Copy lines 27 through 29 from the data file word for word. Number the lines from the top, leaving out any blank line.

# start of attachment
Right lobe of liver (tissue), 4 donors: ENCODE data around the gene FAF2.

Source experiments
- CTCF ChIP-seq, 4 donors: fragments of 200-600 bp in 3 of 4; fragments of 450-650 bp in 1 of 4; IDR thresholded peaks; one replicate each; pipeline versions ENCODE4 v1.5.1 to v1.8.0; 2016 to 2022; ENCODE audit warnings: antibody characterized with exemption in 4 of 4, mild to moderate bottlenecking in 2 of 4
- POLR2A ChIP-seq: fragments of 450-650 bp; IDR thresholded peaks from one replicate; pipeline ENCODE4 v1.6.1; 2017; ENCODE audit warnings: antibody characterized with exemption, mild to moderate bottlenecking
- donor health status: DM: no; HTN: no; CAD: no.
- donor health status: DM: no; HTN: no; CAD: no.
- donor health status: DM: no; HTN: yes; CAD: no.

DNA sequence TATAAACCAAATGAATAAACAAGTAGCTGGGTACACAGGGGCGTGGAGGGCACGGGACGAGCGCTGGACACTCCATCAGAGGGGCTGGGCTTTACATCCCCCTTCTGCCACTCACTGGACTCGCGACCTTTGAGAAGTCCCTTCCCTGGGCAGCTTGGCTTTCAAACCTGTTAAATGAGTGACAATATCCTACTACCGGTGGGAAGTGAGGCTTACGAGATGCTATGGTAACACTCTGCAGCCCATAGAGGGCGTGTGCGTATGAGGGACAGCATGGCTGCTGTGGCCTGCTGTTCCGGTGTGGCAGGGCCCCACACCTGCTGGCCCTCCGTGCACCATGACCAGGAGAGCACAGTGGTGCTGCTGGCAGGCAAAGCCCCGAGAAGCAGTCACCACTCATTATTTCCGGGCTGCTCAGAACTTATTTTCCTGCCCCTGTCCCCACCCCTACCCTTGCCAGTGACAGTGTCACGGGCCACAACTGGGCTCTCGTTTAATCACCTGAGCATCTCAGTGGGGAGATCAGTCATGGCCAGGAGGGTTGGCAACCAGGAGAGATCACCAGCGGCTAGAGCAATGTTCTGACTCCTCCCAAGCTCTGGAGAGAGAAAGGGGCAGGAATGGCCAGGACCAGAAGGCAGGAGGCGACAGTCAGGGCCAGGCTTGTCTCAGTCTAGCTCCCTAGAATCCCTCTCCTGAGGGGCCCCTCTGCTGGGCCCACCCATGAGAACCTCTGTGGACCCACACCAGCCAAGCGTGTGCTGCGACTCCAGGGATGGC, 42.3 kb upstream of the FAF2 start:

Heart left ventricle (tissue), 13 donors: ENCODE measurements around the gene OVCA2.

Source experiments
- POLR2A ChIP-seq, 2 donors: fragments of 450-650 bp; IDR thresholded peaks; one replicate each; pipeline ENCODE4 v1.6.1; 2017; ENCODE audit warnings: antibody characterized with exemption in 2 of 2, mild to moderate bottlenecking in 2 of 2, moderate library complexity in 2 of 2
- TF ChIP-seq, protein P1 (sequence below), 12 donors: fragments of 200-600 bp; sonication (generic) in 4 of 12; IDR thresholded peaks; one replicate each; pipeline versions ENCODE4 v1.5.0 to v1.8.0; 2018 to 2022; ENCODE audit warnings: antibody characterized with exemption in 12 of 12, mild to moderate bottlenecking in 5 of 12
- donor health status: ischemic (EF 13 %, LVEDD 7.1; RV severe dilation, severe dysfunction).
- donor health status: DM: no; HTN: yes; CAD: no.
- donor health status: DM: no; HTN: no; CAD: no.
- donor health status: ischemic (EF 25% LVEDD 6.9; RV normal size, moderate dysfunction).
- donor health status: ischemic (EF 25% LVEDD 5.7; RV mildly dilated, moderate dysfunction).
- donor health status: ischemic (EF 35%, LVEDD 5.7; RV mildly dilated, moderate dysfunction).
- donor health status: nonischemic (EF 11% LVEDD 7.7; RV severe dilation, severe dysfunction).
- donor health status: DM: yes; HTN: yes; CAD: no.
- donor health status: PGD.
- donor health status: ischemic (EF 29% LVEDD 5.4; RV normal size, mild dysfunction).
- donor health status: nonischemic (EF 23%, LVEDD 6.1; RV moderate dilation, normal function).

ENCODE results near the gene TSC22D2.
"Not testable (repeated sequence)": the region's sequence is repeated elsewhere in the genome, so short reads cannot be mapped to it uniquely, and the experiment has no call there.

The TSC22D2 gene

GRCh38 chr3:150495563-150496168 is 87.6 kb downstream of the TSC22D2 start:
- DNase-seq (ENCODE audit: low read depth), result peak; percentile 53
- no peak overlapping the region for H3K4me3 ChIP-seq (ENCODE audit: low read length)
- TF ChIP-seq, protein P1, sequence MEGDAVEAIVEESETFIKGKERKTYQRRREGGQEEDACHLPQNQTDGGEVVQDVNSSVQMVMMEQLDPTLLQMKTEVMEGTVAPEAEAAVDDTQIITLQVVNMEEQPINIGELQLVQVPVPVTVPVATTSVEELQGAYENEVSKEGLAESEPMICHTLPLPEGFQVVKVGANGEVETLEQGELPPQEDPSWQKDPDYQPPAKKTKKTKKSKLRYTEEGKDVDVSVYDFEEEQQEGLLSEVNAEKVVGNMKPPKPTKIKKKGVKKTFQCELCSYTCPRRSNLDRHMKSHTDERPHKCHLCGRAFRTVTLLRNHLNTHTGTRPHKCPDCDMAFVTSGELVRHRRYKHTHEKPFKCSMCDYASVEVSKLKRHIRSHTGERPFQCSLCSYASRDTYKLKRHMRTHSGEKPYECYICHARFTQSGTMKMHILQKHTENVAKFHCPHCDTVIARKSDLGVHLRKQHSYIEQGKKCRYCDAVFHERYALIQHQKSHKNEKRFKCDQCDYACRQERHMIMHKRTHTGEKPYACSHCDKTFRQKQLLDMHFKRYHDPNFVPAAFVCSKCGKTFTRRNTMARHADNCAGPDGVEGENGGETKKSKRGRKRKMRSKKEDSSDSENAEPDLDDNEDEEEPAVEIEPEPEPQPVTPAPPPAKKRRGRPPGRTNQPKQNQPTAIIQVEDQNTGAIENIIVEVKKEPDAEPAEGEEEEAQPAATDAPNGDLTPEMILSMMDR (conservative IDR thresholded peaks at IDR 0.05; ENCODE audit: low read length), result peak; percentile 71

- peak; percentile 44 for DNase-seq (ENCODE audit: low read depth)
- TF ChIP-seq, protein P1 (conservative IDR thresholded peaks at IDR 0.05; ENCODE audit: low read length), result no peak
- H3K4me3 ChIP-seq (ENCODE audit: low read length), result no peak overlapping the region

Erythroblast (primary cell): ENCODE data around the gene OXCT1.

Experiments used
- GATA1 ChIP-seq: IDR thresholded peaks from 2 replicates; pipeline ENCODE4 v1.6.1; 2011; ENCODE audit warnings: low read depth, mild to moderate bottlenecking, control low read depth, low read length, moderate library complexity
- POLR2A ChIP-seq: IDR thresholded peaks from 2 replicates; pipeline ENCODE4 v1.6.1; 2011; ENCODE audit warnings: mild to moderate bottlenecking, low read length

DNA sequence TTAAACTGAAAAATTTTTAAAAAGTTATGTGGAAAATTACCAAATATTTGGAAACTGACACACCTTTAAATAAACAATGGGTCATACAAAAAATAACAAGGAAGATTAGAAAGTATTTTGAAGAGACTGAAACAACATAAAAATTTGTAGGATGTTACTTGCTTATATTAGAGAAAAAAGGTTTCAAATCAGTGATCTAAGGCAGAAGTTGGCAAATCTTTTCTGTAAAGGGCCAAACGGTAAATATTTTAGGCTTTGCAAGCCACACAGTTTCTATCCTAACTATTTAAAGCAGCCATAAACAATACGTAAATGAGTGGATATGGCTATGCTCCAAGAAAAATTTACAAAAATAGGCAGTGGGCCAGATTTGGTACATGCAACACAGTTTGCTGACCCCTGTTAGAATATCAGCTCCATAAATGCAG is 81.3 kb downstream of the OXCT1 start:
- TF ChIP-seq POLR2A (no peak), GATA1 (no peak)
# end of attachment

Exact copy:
GRCh38 chr3:150495563-150496168 is 87.6 kb downstream of the TSC22D2 start:
- DNase-seq (ENCODE audit: low read depth), result peak; percentile 53
- no peak overlapping the region for H3K4me3 ChIP-seq (ENCODE audit: low read length)